Although the place of cryptocurrency in society is rapidly growing, reaching a market capitalisation of $2.15 Tn dollar (in 2021) compared to $200 Bn in 2018, the crypto market is considered unstable for three reasons. First and foremost, there are a tremendous number of cryptocurrencies on the market. On the report of Statista there are about 6,000 types of tokens available in 2021 and the number grows by the minute. The main concern with that diversity is their siloed usage. None of the currencies are tradeable directly against another and they are globally not yet usable at scale. They lack interoperability.
Second, these tokens are often limited in number, which by following the simple principle of supply and demand, makes them scarce, thus, expensive. As the world has seen, the bitcoin came from $1 valuation to more than $54,000 in 2019. The simple explanation is that the less there are, the more they are worth for people that want it. Yet, the issue with that principle is that the currencies are by extension not scalable, since as more incumbents enter the market, the more it costs to maintain and operate each of them.
Finally, the ecosystem of cryptocurrencies is not yet sustainable. Here sustainability does not refer to the environmental issues, which will be discussed later, but to the possibility to be prosper over time. The underpinnings for that unsustainability are twofold: The governance and the funding issues. So far the direction of these currencies is unclear, nobody knows how to trade them and use them beyond the sake of immediate return on a lucky day. The upgrades of each system are not coherent to the overall ecosystem and therefore it lacks the long-term perspective. On the other hand, the cryptocurrency development is most likely supported by private investors. Although the freedom of concurrence is praiseworthy, nobody is yet willing to invest billions of dollars in the refinement of the evolution of the practice and consequently hinders the research and development process of the technology.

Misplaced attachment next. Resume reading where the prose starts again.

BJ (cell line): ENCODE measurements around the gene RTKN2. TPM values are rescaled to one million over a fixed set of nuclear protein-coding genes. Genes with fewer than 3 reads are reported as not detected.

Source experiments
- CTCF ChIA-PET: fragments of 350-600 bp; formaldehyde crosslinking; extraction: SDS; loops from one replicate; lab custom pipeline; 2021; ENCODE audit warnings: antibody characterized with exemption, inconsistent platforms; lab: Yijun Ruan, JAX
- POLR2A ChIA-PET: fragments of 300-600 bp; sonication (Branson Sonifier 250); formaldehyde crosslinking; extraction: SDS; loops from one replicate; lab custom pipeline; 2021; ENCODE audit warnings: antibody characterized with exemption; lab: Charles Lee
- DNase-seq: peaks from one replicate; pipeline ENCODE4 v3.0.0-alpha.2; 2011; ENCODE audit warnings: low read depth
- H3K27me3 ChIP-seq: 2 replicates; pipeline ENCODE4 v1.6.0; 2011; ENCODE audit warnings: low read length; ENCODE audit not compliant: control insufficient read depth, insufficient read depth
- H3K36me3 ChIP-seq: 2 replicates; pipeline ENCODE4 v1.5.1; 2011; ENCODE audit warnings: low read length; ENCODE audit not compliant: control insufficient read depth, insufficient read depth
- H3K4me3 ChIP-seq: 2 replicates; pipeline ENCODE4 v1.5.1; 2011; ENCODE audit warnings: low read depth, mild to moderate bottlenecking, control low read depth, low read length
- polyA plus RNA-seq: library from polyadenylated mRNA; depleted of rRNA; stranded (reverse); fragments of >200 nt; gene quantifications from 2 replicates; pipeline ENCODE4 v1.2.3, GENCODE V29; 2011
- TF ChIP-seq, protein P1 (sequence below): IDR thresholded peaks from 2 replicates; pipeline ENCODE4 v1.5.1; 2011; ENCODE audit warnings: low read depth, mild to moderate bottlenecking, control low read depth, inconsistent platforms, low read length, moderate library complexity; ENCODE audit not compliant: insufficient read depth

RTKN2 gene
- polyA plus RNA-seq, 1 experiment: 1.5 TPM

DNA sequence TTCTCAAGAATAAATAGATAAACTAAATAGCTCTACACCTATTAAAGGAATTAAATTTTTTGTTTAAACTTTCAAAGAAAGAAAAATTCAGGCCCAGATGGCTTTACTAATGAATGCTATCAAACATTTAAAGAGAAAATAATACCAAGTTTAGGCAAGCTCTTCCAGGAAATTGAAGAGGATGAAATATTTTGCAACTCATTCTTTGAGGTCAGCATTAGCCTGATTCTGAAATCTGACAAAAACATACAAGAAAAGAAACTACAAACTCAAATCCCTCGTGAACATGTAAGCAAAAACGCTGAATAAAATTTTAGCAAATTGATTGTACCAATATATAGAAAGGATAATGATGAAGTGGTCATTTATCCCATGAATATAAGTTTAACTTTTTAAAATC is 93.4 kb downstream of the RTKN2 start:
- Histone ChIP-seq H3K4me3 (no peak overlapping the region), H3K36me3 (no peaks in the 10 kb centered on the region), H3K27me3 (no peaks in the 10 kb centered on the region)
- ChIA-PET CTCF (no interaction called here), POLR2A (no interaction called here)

Nonetheless, the cause is far from lost. The cryptocurrency world has attracted and continues attracting great minds, amongst them many Nobel Prizes and smart individuals, who try hard to palliate the aforementioned issues. Many companies are emerging with solutions, expecting to breakthrough in the next years, and some have already started. For instance, the Ethereum 2.0, planned for use in 2022, with ambition to solve the throughput issue and optimize the resource consumption. Cardona, which is aiming to bring all the cryptocurrencies under the same umbrella, and provide easy-of-access smart contracts, and its rival Solana are few examples of the innovations coming.